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You Cannot Not Market
by Debbie Allen, CSP

No matter how long you have been in business or how successful your business is, if you stop marketing, you will very quickly see the effects in lost profits and sales. You will lose ground to your competition. In the competitive market today, you simply cannot afford to not market.

I’ve seen the effects of not marketing first hand. There were times when personal problems affected my mood and, therefore, my self-promotion and, eventually, my success. Not only did I have to work harder to build my business back up, I had to work hard to change the mood that had affected my entire business.

Your mood effects your beliefs, which in turn reflects onto your sales staff and then onto your customers. If you are in a negative mood, it will sweep through your business like a wild fire. Staying positive and enthusiastic is essential to the shameless self-promoter. A positive attitude along with contagious enthusiasm will support your groundwork to effectively self-promote–even if you think of yourself as a marketing zero. You’ll make a good start toward becoming a marketing hero if you have a positive state of mind and contagious enthusiasm.

Not Marketing Can Be Disastrous
(Excerpt from Confessions of Shameless Self-Promoters by Jim Rubin)

The first week of 1992 was a gentle one in the San Francisco Bay Area, unlike the torment of the year before. That January a cold wave (well, cold for Northern Californians!) swept through the area, destroying plants, increasing sales at Eddie Bauer and L.L. Bean, and bringing snow (gasp!) to downtown San Francisco for about a minute and a half.

While the radio bemoaned bumper-to-bumper traffic on clogged freeways, I leisurely took my daily 40-foot commute to my home office, complete with a computer, radio, TV, coffee warmer, and a dog at my feet. Business boomed and I was comfortable, tucked away in my second-floor sanctuary. I belonged to no networking groups, chambers of commerce, or other business or professional organizations. I didn't advertise, didn't promote myself, and did virtually no marketing of any kind. Why bother--I had all the customers I could handle.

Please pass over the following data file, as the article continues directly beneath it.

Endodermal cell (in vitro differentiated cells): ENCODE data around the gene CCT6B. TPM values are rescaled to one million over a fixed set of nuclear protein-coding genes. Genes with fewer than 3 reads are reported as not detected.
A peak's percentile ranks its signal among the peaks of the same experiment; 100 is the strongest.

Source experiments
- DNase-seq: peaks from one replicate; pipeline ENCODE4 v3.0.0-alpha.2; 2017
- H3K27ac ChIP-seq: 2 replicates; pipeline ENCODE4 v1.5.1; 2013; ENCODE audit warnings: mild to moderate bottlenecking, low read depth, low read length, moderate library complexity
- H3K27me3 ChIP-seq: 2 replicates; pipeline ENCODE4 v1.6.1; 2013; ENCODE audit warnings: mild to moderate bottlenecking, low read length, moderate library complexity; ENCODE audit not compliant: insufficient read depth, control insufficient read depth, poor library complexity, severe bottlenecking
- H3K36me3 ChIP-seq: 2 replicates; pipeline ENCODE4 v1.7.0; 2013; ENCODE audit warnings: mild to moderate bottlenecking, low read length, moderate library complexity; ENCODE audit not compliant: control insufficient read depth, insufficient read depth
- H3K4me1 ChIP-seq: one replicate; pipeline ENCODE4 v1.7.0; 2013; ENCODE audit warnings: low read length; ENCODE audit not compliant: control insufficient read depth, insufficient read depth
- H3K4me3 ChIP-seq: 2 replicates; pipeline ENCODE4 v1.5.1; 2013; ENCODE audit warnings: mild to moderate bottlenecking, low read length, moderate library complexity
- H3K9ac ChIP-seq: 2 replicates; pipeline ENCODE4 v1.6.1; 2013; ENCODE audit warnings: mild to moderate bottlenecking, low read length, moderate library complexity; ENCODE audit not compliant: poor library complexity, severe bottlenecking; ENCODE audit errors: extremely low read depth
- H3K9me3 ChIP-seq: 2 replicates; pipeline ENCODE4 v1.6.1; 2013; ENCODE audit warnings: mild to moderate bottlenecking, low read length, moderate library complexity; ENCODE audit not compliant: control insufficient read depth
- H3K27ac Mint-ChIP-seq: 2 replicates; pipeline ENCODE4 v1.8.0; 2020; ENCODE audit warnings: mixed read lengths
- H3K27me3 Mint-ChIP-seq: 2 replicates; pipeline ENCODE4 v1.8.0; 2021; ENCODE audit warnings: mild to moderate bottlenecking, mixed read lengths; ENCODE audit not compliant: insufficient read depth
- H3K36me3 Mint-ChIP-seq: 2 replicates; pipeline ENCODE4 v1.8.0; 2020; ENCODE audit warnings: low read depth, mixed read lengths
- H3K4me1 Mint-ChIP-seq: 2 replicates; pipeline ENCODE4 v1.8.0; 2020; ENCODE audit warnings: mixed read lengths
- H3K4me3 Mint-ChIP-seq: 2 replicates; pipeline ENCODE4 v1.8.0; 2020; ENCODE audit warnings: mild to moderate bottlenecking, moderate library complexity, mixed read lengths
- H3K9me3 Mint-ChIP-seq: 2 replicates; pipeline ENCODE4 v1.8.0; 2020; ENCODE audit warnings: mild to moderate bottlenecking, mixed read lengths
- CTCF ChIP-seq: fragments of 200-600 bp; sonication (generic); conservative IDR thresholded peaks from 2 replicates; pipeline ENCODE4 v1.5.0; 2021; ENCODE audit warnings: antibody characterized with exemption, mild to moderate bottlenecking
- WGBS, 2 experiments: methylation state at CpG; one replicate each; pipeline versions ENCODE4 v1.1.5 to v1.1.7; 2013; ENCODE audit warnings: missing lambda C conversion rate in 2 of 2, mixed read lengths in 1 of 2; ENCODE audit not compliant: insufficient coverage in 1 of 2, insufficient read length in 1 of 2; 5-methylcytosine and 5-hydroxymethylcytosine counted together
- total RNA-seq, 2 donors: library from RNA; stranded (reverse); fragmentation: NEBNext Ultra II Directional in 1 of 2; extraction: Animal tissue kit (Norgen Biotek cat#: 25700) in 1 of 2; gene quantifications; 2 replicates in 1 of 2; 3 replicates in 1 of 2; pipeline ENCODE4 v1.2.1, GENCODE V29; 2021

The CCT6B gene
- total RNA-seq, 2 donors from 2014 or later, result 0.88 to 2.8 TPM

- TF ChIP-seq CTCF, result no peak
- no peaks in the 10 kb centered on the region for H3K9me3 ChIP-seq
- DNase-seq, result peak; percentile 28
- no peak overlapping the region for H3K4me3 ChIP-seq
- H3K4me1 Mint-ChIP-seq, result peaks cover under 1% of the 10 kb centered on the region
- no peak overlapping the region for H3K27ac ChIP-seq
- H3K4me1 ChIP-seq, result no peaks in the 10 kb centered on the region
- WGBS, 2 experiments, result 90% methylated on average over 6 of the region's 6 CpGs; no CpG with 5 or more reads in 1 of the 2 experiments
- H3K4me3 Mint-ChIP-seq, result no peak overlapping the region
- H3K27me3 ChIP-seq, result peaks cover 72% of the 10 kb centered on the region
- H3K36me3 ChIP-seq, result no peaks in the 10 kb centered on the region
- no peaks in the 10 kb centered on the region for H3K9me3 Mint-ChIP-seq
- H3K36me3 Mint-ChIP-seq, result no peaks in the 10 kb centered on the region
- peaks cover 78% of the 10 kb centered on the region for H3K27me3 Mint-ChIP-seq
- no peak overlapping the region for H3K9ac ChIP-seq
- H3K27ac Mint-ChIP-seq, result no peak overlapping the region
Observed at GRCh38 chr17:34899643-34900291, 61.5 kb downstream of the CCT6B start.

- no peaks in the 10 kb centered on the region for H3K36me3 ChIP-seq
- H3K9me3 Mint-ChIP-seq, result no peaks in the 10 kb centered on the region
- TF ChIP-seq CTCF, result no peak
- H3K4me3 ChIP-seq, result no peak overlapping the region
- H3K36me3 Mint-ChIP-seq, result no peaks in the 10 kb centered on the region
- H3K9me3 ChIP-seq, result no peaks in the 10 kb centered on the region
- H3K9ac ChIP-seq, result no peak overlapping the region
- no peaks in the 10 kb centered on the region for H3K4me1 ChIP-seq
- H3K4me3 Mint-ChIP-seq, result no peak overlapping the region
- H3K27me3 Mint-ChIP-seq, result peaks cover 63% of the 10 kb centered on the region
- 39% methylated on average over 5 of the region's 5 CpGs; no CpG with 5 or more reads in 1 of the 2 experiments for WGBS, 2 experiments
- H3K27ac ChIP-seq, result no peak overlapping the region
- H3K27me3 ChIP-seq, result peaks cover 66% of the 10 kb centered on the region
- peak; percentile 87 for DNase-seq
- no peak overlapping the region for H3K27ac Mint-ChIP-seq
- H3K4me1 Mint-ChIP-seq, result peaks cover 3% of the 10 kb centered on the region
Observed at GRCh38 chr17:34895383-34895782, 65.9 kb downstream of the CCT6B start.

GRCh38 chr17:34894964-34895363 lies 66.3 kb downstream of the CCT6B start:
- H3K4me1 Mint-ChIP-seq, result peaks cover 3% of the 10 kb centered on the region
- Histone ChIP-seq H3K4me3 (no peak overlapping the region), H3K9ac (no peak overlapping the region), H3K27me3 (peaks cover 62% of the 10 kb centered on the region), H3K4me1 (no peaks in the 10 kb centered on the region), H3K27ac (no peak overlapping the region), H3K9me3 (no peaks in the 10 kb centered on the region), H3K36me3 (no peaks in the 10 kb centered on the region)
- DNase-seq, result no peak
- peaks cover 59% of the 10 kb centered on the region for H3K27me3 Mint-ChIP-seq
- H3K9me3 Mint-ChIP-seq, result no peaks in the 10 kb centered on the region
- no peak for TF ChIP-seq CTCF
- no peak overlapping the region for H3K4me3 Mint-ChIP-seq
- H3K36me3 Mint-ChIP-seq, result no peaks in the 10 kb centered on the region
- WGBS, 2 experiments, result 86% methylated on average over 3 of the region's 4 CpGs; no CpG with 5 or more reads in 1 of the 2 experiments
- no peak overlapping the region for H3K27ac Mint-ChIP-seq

How could I know that my idyllic, isolated working world was setting me up for business failure? January 1992 turned harsh in a big hurry. On successive days that first week I lost two of my three biggest customers. The recession hit California like a sledgehammer, and for the first time in my entrepreneurial career, I felt fear. Would I survive, or would I have to get a real job?

The fact is that 90 percent of businesses fail in the first five years. I wonder what percentage of those simply give up, just throw up their hands and say, "This isn't worth it."

And so I learned my first invaluable business lesson the hard way: No matter how successful you are, no matter how many customers you have, no matter how much the bank account is bulging, you always have to promote yourself. Constantly. Consistently. Continuously. You must be unrelenting in reminding potential customers that you exist. I learned another invaluable lesson with this experience: There's no shame in self-promotion if you're promoting something of value.

In the ensuing years I've tried a little bit of everything in my quest for the right promotional mix for my business. Some strategies have worked, some haven't. Below are seven techniques I used to rebuild my business in the nineties. They illustrate the most profound lesson I've learned about self-promotion: Who you are means more than what you're promoting.

Seven Guaranteed-to-Work Marketing Strategies
  • Be reliable. This is one of the most important competitive advantages you have.
  • Say "thank you" three times--once over the phone, once in writing, and once in person.
  • Maintain high standards of integrity and excellence. Even people who don't hire you will recommend you.
  • Be a problem solver. This is more important than having a good product or service.
  • Sell value and you'll make more money. Don't charge your customers for every breath you take on their behalf.
  • Don't be cheap. Prospects will respond more readily if you present a polished image.
  • Take a long-term view of your promotional activities. Patience will produce consistent results and steady growth.
  • One final thought: Spend less time pursuing dollars and more time pursuing relationships. Business success is about relationships, and relationships take time.
Self-Promote or Disappear!
(Excerpt from Confessions of Shameless Self-Promoters by Larry James)

There are several signs in my office that read, "Do something everyday to promote your business and yourself!" Why? It is it so easy to get wrapped up in all the stuff it takes to make my business work that I sometimes forget to promote, promote, and promote. So I give myself reminders.